Brittany Jones is one of the most respected Naked ladies when it comes to the dirt. In this great read she lets us in on some of her secrets to working on descending.
We all ride downhill occasionally; it comes with the territory of riding bikes. Some of us like it more than others and some of us are better at it than others. I’m in the camp of “like it, but not the best at it.” The problem is that I also like being good at things, so to like something and not be great at it has caused my poor little type-A heart a fair bit of frustration. With that in mind, one of my cycling goals for the year has been to (wait for it)…get better at descending, and in so doing, up the fun-factor of my riding.
Step 1: I got myself a trail bike.
Turns out, more than 100mm of travel, a head angle in the 68-67° range, and (for me) 27.5-inch wheels were the keys to descending bliss.
The benefit: The handling skills and the confidence I gained on my longer-travel trail bike translate back to how I ride on my hardtail. I have to occasionally remind myself that the hardtail isn’t quite as forgiving as my big-girl bike, but I’ve found that I don’t necessarily need “forgiveness” on either bike, just a good grasp of what I can trust a bike to do.
Step 2: dropper post. Scratch that—this should be step one.
I now have a dropper on my XC bike, too; and if you asked me to choose between my suspension and the dropper post, I’d hand over my fork. I will never own another mountain bike without a dropper post.
The benefit: I learned how to actually ride a mountain bike. Turns out, not a road bike. They don’t corner the same and my weight and body placement isn’t at all similar, but with a saddle in my chest on descents and in my ahem any other time, I’ve always been forced to ride my mountain bike the way I ride my road bike. That meant every kitty litter corner on the Front Range had a 50/50 chance of success or road rash. Now? I get more of a quad and glute workout, but the bike moves, I don’t, and everything is smoother and faster.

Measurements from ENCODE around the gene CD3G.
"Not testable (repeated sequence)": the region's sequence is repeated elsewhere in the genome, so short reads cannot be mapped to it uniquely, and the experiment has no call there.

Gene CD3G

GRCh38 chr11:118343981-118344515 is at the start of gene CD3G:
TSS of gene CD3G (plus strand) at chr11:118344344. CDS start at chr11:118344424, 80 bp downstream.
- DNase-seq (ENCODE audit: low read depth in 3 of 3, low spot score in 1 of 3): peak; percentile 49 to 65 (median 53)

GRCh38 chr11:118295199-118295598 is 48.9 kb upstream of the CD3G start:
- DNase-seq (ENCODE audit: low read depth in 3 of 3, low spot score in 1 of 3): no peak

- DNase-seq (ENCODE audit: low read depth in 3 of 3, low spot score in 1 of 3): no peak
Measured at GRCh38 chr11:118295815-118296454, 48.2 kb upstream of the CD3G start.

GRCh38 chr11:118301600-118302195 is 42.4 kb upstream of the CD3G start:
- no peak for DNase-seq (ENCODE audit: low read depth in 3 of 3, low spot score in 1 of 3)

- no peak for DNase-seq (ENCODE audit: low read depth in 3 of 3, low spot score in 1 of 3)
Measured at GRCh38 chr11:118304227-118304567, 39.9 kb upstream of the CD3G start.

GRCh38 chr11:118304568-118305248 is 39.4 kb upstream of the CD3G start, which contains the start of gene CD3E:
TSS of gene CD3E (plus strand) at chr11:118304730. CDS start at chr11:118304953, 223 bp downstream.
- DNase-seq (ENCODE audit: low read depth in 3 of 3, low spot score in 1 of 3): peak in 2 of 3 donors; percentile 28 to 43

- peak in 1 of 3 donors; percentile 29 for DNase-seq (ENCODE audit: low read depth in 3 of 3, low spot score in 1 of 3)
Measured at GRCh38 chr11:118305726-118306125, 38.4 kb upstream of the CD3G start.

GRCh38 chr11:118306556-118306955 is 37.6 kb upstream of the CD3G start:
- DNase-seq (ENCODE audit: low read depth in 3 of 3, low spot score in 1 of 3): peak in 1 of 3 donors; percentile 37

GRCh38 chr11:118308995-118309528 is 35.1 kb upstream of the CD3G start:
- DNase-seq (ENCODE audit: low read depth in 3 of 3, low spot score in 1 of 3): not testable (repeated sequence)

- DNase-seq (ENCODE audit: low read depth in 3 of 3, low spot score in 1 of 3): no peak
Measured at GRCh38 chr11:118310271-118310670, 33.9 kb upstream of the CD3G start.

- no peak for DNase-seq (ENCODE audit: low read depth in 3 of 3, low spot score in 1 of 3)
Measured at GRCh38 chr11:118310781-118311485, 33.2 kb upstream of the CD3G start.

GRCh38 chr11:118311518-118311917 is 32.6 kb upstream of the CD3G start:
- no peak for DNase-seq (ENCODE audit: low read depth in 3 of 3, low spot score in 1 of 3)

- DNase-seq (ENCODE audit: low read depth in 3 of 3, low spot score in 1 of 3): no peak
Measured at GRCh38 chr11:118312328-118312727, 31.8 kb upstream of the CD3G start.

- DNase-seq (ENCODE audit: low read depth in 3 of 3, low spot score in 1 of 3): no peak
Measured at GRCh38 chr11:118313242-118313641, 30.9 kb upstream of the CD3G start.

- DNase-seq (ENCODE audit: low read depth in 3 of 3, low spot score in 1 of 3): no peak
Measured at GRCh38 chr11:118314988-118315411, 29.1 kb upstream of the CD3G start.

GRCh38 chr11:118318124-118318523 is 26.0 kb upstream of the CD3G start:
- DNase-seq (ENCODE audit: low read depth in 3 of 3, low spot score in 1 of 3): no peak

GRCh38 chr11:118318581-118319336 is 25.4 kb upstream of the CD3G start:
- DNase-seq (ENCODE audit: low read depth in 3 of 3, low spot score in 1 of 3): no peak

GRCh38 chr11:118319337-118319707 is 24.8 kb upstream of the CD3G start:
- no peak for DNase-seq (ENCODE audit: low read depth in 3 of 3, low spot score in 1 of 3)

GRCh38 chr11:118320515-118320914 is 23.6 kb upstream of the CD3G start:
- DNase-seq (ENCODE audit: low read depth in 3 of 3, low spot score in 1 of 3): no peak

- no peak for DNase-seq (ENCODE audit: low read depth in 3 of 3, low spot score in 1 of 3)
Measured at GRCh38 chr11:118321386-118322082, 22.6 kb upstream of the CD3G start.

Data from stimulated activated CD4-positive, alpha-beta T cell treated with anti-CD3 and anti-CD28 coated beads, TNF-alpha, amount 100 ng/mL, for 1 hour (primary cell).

Step 3: Lift service.
Not all the time, not even most of the time, but I guarantee that anyone—from veteran XC racers to dirt newbs—will benefit from a day here and there of riding park. And the best part: This step includes rental shops for steps 1 & 2, so you don’t have to go buy the new Stumpjumper (yet). Riding at the resort isn’t drastically different from skiing at the resort; you have the option of green, blue, black, double black, etc. runs. Ride what you’re comfortable with, and then start gradually pushing your comfort zone.
The benefit: When was the last time you got to spend an entire day practicing your descending skills, where you weren’t completely gassed from the climb up? I’m not at all opposed to pedaling or climbing—I’m a half way decent climber (and remember—I like things I’m good at). This is skill-specific training; you do interval work to get faster, you do long rides to build fitness, you practice starts so you can get the holeshot, you climb to be a better climber. Why wouldn’t you practice descending to be a better descender?
Worried you’ll spend an entire day riding with no workout? Don’t be; you’ll walk away worked. Your shoulders and arms will be noodle-y and your quads and glutes (or glute if you’re like me and have only one dominant leg) will be rocked from you being out of the saddle and low all day. Plus, you’ll be a better descender and you’ll have a blast.